- This is also when the doctor will remove any nasal polyps. Once the nasal passage is clear, the doctor will replace the mucus membrane with stitches and splints.
- The procedure takes less than two hours, and you will have cushioned packing in your nose for up to 24 hours.
- Following that, the patient can resume normal activities with some restrictions to allow the incision to heal properly.
Side effects of medical and surgical treatment of nasal polyps
- While steroids are effective in treating symptoms, oral steroids do not target nasal polyps specifically. This means that the steroids may circulate throughout the body and, if used repeatedly, may cause serious safety issues such as high blood sugar levels, infections, bone loss, adrenal suppression, and eye complications.
- If there is a lot of bleeding during your procedure, the surgeon may decide to leave the packs inside your nose for an extra day. If there is a lot of bleeding after the pack is removed, the surgeon will insert it again using local or general anesthesia.
- The sides of the nose may stick together as they heal with bands of scarred tissue called adhesions in people with narrow nasal passages. This can be released in an outpatient clinic.
- There is a minor risk of infection in the operation area. If you experience increasing pain in the cheekbone or nose, a headache, or a fever, an infection is likely developing and you should seek medical attention immediately. Usually, taking antibiotics for a week or two solves the problem.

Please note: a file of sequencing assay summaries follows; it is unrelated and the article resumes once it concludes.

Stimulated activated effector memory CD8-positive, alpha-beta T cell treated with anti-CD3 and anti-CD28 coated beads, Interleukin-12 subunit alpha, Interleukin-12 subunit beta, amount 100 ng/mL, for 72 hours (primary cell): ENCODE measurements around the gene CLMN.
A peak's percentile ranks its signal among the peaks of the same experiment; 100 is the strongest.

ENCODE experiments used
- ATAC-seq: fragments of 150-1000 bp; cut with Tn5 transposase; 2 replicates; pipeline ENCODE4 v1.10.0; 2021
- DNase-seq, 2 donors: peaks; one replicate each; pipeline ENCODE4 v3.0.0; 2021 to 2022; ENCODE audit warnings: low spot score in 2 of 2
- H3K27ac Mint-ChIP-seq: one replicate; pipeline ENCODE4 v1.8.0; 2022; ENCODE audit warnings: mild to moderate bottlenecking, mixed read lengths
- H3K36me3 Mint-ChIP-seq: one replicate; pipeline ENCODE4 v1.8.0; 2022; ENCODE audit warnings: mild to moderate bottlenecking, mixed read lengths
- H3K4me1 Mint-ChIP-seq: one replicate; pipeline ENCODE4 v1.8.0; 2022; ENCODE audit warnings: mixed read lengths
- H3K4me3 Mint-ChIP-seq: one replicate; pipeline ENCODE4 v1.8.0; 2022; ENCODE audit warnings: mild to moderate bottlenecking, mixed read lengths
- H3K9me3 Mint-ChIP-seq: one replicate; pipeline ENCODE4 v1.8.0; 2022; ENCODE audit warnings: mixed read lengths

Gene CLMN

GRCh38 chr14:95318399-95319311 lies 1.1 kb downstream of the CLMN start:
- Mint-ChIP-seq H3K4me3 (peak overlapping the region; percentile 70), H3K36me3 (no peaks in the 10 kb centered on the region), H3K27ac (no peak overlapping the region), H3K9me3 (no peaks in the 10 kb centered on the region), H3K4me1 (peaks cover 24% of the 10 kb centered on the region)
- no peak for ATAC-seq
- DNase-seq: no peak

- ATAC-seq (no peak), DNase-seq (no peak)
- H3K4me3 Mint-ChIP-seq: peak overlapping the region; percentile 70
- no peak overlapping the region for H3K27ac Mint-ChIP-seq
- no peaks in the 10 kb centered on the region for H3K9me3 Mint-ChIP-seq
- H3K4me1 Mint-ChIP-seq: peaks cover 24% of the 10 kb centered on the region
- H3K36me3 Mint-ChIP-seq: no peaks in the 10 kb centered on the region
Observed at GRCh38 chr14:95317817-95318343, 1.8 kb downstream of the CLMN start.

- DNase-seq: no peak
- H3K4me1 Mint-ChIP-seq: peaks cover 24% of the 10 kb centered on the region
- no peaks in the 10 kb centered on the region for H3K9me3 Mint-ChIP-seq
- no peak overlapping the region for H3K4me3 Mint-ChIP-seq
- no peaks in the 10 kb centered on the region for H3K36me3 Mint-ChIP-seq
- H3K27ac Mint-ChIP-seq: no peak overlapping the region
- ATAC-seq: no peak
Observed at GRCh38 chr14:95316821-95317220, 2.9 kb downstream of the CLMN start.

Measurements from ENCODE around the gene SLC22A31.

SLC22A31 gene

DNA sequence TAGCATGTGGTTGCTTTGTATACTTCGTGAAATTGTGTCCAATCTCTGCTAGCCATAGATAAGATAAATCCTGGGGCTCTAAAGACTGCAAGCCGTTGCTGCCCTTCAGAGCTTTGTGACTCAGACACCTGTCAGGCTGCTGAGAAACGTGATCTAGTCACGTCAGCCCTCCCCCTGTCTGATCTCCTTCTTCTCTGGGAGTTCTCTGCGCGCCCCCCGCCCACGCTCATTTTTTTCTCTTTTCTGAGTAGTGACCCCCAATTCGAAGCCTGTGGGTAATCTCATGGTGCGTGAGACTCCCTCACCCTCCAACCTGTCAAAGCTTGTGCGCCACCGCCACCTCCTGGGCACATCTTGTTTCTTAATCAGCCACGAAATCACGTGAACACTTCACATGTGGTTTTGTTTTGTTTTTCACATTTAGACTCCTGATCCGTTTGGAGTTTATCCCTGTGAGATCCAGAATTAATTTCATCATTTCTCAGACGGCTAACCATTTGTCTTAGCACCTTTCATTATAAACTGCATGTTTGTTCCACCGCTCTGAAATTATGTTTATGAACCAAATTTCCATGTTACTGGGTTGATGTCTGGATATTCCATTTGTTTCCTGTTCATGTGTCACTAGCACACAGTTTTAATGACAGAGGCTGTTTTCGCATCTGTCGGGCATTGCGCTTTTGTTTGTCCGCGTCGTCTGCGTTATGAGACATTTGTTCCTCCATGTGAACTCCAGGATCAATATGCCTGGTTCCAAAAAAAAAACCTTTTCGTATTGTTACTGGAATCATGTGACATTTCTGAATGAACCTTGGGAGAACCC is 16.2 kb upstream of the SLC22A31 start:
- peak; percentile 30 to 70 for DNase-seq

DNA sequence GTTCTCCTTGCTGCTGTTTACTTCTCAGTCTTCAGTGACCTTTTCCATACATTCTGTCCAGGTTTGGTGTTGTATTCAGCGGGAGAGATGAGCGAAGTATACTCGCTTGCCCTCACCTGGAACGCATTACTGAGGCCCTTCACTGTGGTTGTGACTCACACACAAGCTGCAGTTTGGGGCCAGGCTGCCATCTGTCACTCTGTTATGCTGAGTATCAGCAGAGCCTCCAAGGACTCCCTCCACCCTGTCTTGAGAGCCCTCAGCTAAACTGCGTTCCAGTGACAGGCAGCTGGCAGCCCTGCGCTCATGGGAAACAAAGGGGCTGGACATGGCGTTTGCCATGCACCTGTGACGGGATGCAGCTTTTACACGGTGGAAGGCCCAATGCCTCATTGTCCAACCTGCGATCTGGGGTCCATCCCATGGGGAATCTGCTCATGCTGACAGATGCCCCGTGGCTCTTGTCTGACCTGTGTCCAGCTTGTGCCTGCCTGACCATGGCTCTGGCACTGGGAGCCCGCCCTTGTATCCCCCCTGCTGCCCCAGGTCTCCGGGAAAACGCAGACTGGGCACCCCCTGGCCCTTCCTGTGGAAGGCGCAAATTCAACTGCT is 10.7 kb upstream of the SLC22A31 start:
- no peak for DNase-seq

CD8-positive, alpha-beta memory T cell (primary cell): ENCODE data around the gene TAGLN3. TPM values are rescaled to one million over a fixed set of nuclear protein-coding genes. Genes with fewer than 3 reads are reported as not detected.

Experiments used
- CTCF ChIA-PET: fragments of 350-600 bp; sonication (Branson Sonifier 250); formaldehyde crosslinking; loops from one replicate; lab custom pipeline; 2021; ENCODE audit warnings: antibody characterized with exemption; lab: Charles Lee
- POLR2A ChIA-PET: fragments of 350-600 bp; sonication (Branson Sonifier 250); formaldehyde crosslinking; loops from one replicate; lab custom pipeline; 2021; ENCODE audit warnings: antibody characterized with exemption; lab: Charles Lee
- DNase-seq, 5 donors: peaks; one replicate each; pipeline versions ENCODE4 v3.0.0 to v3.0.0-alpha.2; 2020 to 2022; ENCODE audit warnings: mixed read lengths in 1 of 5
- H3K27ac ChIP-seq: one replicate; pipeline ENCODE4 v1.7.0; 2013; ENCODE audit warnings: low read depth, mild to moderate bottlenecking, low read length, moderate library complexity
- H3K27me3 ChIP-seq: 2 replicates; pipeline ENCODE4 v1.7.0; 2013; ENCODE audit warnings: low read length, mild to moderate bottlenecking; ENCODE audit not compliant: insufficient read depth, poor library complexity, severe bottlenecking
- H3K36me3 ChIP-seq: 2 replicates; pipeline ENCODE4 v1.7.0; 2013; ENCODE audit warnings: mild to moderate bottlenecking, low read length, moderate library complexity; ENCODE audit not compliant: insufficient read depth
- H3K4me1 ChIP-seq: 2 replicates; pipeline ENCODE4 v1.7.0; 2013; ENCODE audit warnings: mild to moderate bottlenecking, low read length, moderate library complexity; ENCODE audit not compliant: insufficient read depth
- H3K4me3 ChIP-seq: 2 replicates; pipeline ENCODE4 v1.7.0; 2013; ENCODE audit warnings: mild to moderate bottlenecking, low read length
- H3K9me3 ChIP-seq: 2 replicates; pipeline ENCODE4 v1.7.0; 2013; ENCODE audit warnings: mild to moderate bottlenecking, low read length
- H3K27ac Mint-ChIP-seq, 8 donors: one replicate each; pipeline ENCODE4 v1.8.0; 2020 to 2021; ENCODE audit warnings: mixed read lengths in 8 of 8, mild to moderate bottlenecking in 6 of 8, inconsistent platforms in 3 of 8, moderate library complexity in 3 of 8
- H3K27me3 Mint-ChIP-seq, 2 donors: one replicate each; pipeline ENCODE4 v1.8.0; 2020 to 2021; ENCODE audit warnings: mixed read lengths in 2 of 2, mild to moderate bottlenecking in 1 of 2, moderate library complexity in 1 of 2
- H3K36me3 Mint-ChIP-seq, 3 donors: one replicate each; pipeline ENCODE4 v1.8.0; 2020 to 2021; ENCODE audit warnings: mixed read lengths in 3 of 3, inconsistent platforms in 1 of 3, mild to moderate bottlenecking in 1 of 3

- In rare cases, the infection can be severe and spread to the ear, face bones, and sinuses, as well as the bloodstream. If this occurs, you will need to return to the hospital to be treated with intravenous antibiotics.
- Polyps can reappear in some people. This could happen within a year or several years later. It is impossible to predict whether your polyps will reappear; only time will tell.
Despite endoscopic sinus surgery being performed half a million times per year in the United States, and symptoms may be temporarily relieved, repeat surgery is frequently required because sinus surgery is not a cure.
Nasal polyps can be effectively treated with both medication and nasal polypectomy. The key is to consult with a specialist, such as an otolaryngologist, to determine which treatment plan is best for you.
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What Happens With Untreated Nasal Polyps Over Time? A 13-Year Prospective Study: https://pubmed.ncbi.nlm.nih.gov/27189153/
Nasal Polyps: https://www.cedars-sinai.org/health-library/diseases-and-conditions/n/nasal-polyps.html Nasal Polyps: https://gaapp.org/what-are-nasal-polyps/